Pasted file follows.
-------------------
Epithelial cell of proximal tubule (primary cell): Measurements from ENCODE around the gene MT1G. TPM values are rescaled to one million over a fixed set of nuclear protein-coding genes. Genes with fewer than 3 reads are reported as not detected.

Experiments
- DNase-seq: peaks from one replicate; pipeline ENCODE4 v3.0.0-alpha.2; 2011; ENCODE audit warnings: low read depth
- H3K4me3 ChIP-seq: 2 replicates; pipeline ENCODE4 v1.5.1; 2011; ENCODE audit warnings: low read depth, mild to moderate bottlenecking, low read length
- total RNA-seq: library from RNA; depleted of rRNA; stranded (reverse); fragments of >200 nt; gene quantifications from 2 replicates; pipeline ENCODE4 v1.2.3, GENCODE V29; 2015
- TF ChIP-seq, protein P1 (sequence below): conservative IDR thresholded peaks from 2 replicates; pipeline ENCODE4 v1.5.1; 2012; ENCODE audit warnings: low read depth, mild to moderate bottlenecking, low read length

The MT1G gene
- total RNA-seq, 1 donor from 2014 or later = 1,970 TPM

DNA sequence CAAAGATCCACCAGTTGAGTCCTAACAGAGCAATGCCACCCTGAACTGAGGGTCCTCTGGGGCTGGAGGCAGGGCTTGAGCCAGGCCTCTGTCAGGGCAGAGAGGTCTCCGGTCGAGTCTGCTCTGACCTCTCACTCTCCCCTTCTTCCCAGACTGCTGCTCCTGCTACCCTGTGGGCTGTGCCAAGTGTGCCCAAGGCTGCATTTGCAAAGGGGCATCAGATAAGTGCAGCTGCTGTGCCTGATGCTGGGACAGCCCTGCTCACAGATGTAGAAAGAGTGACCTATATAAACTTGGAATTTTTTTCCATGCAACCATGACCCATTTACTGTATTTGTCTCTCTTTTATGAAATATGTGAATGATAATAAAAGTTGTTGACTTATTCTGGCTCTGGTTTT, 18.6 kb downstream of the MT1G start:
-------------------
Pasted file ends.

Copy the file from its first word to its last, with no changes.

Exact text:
Epithelial cell of proximal tubule (primary cell): Measurements from ENCODE around the gene MT1G. TPM values are rescaled to one million over a fixed set of nuclear protein-coding genes. Genes with fewer than 3 reads are reported as not detected.

Experiments
- DNase-seq: peaks from one replicate; pipeline ENCODE4 v3.0.0-alpha.2; 2011; ENCODE audit warnings: low read depth
- H3K4me3 ChIP-seq: 2 replicates; pipeline ENCODE4 v1.5.1; 2011; ENCODE audit warnings: low read depth, mild to moderate bottlenecking, low read length
- total RNA-seq: library from RNA; depleted of rRNA; stranded (reverse); fragments of >200 nt; gene quantifications from 2 replicates; pipeline ENCODE4 v1.2.3, GENCODE V29; 2015
- TF ChIP-seq, protein P1 (sequence below): conservative IDR thresholded peaks from 2 replicates; pipeline ENCODE4 v1.5.1; 2012; ENCODE audit warnings: low read depth, mild to moderate bottlenecking, low read length

The MT1G gene
- total RNA-seq, 1 donor from 2014 or later = 1,970 TPM

DNA sequence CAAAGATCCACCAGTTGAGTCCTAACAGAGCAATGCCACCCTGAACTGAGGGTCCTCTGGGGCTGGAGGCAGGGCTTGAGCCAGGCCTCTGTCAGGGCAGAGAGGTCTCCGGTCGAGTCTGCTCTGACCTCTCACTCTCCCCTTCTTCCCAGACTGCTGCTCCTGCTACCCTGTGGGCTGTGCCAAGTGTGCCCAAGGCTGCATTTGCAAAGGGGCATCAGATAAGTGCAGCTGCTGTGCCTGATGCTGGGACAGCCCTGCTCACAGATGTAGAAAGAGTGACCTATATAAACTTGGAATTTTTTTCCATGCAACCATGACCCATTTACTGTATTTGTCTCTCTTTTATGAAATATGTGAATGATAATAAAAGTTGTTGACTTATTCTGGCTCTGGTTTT, 18.6 kb downstream of the MT1G start: